Before the pandemic, Mr. Apdelwyhap parked in Midtown to serve lawyers and bankers who seemed less sensitive to price increases. With most office workers no longer commuting five days a week, he said he can’t continue his business there. He settled on this new corner along the northeast waterfront in Queens after noticing construction sites nearby, hoping it would be a place for workers to appear in person.
Frequently asked questions about inflation
What is inflation? Inflation is a loss of purchasing power over time, meaning your dollar won’t go as far tomorrow as it did today. It is usually expressed as the annual price change for everyday goods and services such as food, furniture, clothing, transportation, and toys.
Mr. Jalloh, 28, is one of them, who drives from his home in the South Bronx five days a week. Because high food and gas prices have strained his budget, he sometimes skips breakfast or lunch to earn his $700 monthly rent, or shops at 99-cent stores.
His hourly wage recently increased 5.4 percent from $24.62 to $25.95, as part of a citywide adjustment to the cost of living for certain nonprofit workers. But, said Mr Jalloh, it has done little to cover the impact of inflation. “It helps, but it’s not For real help,” he said.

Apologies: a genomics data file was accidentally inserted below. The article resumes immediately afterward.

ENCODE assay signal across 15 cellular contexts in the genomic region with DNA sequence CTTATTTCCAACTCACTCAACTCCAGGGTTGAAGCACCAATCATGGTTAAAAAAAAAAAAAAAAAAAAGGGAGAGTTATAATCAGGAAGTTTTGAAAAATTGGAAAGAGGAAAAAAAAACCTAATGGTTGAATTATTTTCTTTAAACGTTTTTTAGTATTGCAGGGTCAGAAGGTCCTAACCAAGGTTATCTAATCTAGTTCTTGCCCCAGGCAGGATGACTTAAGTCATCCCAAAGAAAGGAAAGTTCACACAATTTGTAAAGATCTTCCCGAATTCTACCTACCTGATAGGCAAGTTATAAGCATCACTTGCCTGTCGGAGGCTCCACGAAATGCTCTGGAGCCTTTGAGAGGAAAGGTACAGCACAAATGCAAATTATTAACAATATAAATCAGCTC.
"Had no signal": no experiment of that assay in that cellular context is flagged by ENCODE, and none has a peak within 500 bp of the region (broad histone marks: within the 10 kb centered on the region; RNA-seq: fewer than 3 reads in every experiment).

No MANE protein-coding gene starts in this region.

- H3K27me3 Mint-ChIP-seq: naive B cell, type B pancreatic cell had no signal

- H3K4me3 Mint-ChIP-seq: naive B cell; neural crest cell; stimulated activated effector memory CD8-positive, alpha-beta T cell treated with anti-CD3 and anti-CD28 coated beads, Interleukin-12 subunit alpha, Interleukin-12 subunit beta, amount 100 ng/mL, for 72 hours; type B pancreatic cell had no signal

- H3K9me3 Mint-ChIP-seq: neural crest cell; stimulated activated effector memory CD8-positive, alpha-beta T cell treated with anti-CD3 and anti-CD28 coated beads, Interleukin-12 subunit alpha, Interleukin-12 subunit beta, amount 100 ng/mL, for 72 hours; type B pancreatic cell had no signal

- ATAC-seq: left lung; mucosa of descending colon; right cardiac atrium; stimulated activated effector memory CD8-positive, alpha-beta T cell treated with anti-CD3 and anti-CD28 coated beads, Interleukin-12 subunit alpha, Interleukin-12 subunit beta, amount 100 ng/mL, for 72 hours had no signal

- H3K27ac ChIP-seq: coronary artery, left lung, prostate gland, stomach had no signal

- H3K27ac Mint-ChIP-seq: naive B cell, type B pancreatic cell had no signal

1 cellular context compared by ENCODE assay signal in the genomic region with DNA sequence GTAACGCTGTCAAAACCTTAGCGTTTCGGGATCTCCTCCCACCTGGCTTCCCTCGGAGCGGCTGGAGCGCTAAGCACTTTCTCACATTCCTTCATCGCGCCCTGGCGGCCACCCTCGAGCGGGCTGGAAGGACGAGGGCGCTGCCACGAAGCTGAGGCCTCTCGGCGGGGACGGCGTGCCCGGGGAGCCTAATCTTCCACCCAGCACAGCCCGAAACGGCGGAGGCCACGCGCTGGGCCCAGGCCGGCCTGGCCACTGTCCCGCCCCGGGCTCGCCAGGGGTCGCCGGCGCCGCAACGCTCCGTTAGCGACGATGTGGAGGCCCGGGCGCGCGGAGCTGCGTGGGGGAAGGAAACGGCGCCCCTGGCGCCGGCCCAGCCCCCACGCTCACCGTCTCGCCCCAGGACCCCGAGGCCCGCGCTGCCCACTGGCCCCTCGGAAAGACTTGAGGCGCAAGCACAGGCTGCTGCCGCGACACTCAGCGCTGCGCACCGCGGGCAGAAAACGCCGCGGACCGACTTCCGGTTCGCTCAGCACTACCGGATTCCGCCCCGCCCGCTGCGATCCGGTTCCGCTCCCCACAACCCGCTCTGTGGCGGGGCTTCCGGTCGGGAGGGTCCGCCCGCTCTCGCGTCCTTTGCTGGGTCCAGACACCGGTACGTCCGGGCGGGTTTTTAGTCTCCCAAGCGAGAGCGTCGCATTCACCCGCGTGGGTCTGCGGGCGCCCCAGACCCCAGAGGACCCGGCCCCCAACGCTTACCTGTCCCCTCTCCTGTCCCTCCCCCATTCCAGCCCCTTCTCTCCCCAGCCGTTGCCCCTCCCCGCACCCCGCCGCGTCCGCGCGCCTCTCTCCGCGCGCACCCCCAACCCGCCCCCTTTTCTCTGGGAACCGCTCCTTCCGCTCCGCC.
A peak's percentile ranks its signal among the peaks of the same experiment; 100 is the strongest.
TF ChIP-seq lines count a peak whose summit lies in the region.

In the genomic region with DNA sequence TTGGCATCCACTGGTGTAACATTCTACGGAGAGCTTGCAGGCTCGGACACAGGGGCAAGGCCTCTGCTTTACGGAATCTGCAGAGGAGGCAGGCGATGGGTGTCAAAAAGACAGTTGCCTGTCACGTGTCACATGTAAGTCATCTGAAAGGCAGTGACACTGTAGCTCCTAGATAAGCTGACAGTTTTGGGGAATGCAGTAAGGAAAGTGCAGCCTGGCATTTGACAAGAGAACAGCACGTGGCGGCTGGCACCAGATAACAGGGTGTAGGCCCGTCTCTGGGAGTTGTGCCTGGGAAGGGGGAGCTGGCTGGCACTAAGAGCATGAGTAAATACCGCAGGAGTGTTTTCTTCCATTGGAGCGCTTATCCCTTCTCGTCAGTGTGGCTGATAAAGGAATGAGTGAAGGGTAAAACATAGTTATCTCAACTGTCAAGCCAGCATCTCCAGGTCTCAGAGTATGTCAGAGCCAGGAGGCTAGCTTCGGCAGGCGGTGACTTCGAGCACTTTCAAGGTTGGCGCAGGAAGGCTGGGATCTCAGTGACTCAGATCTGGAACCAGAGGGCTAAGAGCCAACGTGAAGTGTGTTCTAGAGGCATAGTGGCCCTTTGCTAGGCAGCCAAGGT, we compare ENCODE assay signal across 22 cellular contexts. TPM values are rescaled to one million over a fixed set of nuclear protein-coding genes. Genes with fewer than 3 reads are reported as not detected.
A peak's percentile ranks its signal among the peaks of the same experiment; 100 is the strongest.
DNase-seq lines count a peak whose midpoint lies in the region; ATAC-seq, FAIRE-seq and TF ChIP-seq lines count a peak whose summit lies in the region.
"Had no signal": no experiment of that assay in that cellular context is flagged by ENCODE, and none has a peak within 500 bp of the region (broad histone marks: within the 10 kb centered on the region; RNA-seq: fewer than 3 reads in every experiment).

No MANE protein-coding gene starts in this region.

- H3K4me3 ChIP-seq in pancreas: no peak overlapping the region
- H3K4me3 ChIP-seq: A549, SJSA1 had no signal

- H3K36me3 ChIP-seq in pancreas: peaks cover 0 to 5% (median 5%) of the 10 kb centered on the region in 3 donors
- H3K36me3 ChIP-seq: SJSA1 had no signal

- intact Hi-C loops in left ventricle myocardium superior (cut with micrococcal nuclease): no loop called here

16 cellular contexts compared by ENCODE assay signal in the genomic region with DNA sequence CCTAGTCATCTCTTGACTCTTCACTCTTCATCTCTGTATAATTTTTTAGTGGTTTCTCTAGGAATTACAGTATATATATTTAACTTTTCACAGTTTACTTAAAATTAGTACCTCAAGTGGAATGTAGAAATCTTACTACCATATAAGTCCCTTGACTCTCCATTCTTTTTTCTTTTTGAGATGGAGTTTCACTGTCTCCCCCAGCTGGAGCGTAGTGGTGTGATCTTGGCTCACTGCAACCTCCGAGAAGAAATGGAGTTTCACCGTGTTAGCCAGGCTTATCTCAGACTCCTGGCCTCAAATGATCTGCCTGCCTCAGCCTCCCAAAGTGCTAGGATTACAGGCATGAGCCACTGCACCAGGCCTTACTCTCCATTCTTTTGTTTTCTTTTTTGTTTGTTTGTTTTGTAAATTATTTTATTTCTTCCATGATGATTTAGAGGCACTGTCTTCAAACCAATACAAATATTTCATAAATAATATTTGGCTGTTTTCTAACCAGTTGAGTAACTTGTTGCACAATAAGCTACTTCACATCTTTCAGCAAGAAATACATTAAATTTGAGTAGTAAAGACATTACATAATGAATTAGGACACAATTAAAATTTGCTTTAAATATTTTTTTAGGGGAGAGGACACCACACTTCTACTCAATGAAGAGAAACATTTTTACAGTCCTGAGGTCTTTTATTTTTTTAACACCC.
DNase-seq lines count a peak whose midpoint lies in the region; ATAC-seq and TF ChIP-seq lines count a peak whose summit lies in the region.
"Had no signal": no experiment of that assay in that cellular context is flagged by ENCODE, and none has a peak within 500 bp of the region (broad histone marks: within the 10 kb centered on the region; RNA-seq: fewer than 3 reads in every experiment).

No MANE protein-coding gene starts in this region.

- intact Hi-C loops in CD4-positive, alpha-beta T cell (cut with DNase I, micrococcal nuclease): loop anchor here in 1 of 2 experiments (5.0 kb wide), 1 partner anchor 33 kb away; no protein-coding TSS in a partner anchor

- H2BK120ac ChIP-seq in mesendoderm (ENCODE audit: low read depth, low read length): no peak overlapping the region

$3.75 for ice cream
Patrick Dunne, a sophomore medical student, stopped by Veniero’s Pasticceria & Caffe, a bakery in Manhattan’s East Village, for an afternoon snack. It cost him $3.75 for a scoop of strawberry ice cream, an order that rose 25 cents this summer. He also bought a box of pastries, including a $7 serving of tiramisu, which increased by 50 cents.
Mr. Dunne, 25, returned the pastries to his family in the Bronx. He moved in with them after leaving his Manhattan apartment early in the pandemic, and now, with rents rising, he can’t afford his own house.
Mr. Dunne was excited about a summer dining out with friends, but on days when he’s on hospital shifts, he’s more likely to bring granola bars from home or eat off the dollar menu at McDonald’s.
“You almost don’t want to get too angry because you know the restaurant owners pay a hefty price too,” he said. “So you feel empathy, but you’re upset about the price hikes.”